Sales Process Core Values

Listening to Lyle Lovett reminds me of one of the keys to making sales process work.

He croons “you can have my girl, but don’t touch my hat”.   I admire a guy who respects his core values.

Applying core values to sales process?  Absolutely.  Let me explain why, what and how that should be done.

Why are core values important for sales process?  Why answers a lot of questions for all of the stakeholders that are affected.  The salesperson wants to know ‘why’ do I have to get training?  The managers want to know ‘why’ is this sales process the key to my region hitting its numbers?  The CFO wants to know ‘why’ are we spending ‘x’ to train the salesforce and what’s the return?  The CEO wants to know ‘why’ is this investment needed and now?

When ‘why’ is clearly established – after it’s thought through and justified – the front line sales managers can consistently refer to it at every step of the implementation.  Why can help smooth out the speed bumps in resistance. Why helps people get on board.

What do core values look like when implementing a sales process? For example, one core value could be ‘we will freely communicate what we’re doing regarding sales activities’.  I can tell you right now I have clients where that’s not a core value.  For some the problem is an over active sales manager being busy but not so effective for her sales team.  For another client it’s a salesperson who thinks she’s above that core value, it doesn’t apply to her because ‘she produces’.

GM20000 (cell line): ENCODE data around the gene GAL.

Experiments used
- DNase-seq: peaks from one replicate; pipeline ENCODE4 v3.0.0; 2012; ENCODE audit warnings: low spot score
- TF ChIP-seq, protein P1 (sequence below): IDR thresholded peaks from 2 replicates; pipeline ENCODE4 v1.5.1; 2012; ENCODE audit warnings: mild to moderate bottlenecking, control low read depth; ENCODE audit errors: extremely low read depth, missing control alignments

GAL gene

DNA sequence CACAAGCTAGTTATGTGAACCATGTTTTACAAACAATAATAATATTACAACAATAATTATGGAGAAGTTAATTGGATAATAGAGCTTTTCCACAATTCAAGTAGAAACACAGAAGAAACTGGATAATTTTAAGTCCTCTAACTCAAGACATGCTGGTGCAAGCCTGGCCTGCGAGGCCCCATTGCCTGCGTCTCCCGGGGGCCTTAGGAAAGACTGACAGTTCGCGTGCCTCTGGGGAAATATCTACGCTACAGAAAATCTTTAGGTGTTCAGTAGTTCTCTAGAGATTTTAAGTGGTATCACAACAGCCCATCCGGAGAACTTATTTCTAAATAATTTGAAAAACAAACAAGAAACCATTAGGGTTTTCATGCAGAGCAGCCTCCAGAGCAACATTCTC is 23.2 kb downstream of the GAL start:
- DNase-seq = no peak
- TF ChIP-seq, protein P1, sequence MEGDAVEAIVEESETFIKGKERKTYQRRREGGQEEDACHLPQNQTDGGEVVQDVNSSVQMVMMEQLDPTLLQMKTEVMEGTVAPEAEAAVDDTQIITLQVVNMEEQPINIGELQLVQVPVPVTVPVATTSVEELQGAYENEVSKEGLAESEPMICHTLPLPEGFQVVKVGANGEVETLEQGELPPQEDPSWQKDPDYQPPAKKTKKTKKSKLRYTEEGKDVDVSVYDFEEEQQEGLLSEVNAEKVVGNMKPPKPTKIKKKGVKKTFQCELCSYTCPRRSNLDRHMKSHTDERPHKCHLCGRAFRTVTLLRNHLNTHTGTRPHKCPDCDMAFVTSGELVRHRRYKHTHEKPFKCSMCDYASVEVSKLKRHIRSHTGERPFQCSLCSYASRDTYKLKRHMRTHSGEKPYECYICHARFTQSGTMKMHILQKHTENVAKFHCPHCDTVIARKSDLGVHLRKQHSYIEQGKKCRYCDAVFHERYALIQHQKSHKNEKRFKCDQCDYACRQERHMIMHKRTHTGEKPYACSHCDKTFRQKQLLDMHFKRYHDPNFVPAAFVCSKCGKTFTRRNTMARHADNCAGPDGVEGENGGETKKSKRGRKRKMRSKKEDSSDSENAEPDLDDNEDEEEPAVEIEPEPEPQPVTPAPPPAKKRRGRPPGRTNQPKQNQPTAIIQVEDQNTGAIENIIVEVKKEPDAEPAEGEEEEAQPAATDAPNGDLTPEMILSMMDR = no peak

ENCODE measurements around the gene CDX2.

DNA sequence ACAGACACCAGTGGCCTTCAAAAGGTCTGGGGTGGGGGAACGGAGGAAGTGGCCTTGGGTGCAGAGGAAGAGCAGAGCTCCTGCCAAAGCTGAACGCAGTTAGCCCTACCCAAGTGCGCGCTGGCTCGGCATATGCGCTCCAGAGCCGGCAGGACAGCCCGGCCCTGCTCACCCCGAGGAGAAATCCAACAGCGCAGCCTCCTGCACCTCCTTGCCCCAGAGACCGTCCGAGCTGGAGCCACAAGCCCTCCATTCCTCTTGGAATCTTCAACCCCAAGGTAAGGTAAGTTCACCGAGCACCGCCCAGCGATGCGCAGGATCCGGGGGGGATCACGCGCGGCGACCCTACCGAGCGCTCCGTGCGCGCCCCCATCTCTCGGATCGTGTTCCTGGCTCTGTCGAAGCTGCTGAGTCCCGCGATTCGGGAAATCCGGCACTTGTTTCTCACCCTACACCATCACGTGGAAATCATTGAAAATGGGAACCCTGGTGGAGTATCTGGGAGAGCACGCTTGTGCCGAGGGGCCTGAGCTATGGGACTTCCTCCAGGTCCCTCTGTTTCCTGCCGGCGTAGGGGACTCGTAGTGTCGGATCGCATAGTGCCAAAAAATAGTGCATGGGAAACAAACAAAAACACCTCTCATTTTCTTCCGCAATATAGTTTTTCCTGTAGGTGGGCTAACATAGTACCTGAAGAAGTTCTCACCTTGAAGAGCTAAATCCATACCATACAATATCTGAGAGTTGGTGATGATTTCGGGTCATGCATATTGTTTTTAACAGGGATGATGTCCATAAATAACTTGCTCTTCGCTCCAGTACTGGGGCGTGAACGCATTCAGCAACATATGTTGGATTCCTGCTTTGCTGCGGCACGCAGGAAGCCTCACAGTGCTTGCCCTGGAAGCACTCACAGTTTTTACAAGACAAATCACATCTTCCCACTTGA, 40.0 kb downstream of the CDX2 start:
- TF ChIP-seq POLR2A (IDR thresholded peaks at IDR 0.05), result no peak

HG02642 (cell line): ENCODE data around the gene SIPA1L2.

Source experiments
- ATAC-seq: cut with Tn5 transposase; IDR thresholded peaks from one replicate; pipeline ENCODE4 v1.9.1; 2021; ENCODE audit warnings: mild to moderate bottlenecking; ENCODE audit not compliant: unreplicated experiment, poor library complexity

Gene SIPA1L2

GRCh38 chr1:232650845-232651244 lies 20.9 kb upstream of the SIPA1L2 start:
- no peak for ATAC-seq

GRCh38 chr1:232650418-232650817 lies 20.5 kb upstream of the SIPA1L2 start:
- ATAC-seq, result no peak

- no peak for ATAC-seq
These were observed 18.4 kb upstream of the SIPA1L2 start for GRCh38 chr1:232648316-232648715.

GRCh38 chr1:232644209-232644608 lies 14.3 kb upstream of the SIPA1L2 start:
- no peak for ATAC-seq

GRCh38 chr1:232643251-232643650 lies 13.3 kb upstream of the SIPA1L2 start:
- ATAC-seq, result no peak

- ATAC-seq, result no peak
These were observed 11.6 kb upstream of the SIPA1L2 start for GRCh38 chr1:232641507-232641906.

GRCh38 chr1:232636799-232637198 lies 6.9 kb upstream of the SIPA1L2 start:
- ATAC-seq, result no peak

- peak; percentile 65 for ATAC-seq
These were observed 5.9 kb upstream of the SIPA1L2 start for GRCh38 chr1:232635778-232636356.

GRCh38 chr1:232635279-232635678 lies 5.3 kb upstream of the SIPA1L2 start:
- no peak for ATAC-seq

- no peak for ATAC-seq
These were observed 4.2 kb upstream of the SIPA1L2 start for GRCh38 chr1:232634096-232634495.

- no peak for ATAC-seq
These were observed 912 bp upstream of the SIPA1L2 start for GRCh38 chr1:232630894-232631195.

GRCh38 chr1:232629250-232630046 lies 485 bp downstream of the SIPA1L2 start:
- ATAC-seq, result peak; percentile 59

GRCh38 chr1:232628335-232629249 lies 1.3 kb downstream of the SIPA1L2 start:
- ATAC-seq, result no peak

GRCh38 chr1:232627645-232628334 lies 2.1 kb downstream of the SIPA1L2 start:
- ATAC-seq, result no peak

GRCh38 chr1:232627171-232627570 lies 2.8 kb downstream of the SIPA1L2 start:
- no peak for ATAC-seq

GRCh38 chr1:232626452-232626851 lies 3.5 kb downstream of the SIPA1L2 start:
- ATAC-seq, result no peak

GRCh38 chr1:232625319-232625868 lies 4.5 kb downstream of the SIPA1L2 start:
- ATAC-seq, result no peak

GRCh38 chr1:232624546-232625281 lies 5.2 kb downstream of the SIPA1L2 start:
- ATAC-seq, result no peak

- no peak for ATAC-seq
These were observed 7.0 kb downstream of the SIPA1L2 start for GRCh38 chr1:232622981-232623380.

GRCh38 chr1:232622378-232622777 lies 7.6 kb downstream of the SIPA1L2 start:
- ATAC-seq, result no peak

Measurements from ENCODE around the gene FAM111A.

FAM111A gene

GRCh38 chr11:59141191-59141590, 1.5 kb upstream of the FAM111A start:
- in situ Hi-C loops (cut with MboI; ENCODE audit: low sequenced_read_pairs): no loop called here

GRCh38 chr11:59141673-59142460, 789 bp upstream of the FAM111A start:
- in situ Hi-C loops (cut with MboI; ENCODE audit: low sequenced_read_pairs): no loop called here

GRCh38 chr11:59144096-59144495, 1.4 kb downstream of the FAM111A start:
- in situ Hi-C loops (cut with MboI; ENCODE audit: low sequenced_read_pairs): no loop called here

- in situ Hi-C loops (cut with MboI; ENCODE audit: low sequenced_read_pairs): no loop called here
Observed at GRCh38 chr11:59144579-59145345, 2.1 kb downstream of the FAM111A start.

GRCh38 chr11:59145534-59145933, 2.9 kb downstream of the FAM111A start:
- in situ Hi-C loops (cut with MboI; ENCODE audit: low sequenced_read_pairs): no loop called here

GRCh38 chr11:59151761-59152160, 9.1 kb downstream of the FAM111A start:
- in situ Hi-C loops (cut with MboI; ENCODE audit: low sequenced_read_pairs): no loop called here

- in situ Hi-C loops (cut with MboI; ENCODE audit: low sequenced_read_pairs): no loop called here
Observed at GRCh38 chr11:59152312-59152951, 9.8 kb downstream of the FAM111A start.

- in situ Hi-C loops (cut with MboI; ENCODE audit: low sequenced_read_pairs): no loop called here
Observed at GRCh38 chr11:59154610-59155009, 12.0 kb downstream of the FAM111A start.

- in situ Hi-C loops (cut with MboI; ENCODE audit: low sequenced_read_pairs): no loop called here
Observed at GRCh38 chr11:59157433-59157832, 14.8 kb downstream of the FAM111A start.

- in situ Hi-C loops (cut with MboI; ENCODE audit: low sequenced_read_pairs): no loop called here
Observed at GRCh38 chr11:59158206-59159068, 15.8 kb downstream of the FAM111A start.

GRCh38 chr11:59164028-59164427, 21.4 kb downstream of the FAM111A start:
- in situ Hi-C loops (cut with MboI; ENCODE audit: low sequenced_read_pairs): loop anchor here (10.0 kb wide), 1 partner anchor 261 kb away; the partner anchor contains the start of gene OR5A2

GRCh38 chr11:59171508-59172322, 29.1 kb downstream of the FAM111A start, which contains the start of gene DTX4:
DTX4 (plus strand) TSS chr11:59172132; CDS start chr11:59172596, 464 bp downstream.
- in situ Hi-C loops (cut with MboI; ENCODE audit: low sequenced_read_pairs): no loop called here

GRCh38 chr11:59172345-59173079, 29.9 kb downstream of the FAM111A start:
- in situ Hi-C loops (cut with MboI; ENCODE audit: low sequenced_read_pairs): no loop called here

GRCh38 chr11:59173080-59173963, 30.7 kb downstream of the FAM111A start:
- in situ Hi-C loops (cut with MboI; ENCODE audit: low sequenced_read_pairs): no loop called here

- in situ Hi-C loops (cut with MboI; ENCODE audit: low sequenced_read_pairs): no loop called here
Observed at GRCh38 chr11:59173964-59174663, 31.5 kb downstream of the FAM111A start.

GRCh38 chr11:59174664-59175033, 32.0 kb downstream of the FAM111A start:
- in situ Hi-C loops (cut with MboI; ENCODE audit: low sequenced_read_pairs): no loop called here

Another example could be ‘we will demonstrate attitudes of continuous improvement’ regarding selling. In other words, if anyone rejects the idea that there’s nothing left to learn, you’re probably not a good fit here.

How do you use core values in your sales process?  I think it’s a bad idea to think you could lock your door and establish core values for the team.   It’s not that the outcome would be vastly different, rather, it’s that your team misses the journey it needs to experience in that exercise.  It might be easiest to establish core values for sales process when you’re establishing a new one.  Most of you don’t have that luxury.  Fortunately you don’t need it.  Why not assemble your team in an offsite and define core values at your summer meeting or next quarter?  They’ll have more buy in when they build it.  It will refocus their attention on fundamentals that they identify.

The exercise could be just the boost your team needs.

 

Good selling,

Mark Sellers

Author, The Funnel Principle

Founder Breakthrough Sales Performance

 

 

 

 

 

 

 

 

 

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